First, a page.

Saturday, December 1, 2012
Kuwait votes amidst big protests
(Photo Kuwait Times)
Kuwait is holding elections on Saturday amidst wide spread protests over changes made to the voting rules last month. In one of the biggest rallies in Kuwait's history tens of thousands took to the streets on Friday to call for a boycot.
“The people want the downfall of the decree,” chanted the massive crowds in reference to the Amiri decree that amended the electoral law cutting the number of candidates a voter can choose from a maximum of four to just one. The opposition has maintained the decree is unconstitutional and will only lead to the election of a pro-government National Assembly by encouraging vote-buying and other corrupt practices.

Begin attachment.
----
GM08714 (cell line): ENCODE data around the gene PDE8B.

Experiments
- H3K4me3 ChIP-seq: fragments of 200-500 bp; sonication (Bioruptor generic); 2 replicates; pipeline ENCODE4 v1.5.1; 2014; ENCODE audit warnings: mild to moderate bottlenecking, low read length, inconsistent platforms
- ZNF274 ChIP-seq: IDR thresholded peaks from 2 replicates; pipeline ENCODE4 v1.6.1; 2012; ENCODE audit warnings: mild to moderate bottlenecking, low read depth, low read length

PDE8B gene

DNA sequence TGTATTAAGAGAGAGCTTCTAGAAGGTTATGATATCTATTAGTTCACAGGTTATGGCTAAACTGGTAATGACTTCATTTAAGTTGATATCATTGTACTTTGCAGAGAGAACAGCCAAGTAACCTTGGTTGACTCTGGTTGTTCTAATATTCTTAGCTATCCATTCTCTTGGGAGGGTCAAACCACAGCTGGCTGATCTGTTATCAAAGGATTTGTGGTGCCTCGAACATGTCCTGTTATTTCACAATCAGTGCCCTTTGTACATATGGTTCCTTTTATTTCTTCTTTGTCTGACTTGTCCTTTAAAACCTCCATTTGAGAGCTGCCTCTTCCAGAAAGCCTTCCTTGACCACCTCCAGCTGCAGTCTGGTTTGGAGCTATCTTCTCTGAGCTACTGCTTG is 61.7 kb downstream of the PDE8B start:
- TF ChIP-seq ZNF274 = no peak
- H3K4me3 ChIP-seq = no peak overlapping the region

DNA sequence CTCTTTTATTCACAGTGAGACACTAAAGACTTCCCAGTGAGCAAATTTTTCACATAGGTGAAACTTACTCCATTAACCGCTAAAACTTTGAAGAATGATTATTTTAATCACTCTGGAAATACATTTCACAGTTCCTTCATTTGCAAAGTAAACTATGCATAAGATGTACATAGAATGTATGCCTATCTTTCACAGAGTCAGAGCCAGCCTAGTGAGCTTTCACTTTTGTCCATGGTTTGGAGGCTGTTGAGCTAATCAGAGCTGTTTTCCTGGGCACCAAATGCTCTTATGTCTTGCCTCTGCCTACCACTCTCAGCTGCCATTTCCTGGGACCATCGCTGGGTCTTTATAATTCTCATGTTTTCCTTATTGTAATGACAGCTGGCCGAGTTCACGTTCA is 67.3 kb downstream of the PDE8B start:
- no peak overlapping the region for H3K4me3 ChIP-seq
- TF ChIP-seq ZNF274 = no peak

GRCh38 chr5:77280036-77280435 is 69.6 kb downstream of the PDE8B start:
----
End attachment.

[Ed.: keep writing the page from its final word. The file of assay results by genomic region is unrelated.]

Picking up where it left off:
Kuwait has had months of confrontations between the opposition and government. The crisis was sparked in June, when the Constitutional Court annulled parliamentary elections held in February, in which the Islamist-led opposition made significant gains. The court also reinstated the previous assembly, allied to the ruling family.
After months of protests, Kuwait's emir ordered the dissolution of that parliament and announced new elections. The disputed decree was ordered by the emir, Sheikh Sabah al-Sabah, on 19 Octobert.
The Kuwait Times reports that about 306 candidates are running for the 50 seats in the Assembly, after a last-minute drama over about 30 candidates who were disqualified by the National Election Commission but then reinstated by the administrative court. Around 23 former MPs and 13 female candidates are among the hopefuls. According to the paper it is the lowest number of former MPs bidding for reelection in any Kuwaiti polls in more than 30 years because all opposition former MPs have boycotted the elections.